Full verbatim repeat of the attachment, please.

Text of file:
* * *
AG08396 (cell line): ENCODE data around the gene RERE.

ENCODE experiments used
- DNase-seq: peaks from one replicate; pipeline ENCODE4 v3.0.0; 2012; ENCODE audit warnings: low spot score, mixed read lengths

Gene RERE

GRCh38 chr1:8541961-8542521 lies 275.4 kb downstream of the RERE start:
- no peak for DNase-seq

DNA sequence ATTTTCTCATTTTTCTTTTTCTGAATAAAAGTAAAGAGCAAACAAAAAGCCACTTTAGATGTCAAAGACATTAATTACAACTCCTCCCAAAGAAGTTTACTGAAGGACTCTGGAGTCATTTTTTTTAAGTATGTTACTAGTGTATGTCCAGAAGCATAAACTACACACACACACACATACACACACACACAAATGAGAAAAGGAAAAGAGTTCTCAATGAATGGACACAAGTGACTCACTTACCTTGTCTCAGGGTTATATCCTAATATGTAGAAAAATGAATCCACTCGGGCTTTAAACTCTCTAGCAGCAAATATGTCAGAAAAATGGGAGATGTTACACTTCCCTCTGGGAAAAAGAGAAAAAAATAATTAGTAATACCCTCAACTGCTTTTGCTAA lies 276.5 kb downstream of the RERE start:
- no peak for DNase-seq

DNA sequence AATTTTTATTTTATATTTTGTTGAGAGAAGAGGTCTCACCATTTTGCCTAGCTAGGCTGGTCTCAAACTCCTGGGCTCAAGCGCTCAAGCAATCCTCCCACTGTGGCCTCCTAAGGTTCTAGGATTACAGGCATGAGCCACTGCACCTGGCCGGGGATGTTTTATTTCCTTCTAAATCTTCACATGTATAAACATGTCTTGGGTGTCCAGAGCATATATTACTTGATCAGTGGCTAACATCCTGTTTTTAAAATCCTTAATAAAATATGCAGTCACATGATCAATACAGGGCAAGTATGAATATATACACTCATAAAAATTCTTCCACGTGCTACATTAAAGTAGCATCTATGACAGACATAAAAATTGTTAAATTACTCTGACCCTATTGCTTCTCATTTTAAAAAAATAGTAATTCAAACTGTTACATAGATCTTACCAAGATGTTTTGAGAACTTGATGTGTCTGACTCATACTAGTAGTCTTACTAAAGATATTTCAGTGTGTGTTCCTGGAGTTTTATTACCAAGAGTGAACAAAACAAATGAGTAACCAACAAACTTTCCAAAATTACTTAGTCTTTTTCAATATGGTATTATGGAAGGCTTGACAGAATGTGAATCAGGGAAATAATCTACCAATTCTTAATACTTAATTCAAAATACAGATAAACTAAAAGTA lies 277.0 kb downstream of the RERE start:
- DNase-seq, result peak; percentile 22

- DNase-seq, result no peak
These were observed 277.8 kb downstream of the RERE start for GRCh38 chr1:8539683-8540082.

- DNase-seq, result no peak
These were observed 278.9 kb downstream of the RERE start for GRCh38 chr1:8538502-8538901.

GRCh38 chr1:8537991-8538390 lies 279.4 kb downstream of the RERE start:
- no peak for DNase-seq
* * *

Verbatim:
AG08396 (cell line): ENCODE data around the gene RERE.

ENCODE experiments used
- DNase-seq: peaks from one replicate; pipeline ENCODE4 v3.0.0; 2012; ENCODE audit warnings: low spot score, mixed read lengths

Gene RERE

GRCh38 chr1:8541961-8542521 lies 275.4 kb downstream of the RERE start:
- no peak for DNase-seq

DNA sequence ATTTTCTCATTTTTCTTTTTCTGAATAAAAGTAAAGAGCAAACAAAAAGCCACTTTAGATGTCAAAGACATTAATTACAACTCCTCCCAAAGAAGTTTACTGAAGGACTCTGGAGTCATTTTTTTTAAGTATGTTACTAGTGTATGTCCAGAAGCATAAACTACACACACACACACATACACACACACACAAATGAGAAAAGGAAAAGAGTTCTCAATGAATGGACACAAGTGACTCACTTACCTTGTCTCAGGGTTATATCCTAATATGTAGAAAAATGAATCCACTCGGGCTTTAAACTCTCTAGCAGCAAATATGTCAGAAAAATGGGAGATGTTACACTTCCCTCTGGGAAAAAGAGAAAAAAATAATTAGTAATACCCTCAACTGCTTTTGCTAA lies 276.5 kb downstream of the RERE start:
- no peak for DNase-seq

DNA sequence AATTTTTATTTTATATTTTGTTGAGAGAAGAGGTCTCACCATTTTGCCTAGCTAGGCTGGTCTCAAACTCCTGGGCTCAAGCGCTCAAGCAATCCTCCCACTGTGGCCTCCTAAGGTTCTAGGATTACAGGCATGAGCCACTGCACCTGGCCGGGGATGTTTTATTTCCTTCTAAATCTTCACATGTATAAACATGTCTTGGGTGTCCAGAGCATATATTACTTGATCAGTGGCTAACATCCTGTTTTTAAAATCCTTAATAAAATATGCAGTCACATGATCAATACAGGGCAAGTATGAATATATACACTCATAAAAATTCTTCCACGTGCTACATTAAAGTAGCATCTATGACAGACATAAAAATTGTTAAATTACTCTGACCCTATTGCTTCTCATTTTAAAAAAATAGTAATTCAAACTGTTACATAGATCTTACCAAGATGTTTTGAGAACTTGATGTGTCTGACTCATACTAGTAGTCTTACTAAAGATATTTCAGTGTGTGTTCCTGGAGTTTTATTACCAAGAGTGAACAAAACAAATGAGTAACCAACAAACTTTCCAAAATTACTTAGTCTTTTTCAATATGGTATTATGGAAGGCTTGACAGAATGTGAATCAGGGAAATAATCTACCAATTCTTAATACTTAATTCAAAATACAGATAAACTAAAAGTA lies 277.0 kb downstream of the RERE start:
- DNase-seq, result peak; percentile 22

- DNase-seq, result no peak
These were observed 277.8 kb downstream of the RERE start for GRCh38 chr1:8539683-8540082.

- DNase-seq, result no peak
These were observed 278.9 kb downstream of the RERE start for GRCh38 chr1:8538502-8538901.

GRCh38 chr1:8537991-8538390 lies 279.4 kb downstream of the RERE start:
- no peak for DNase-seq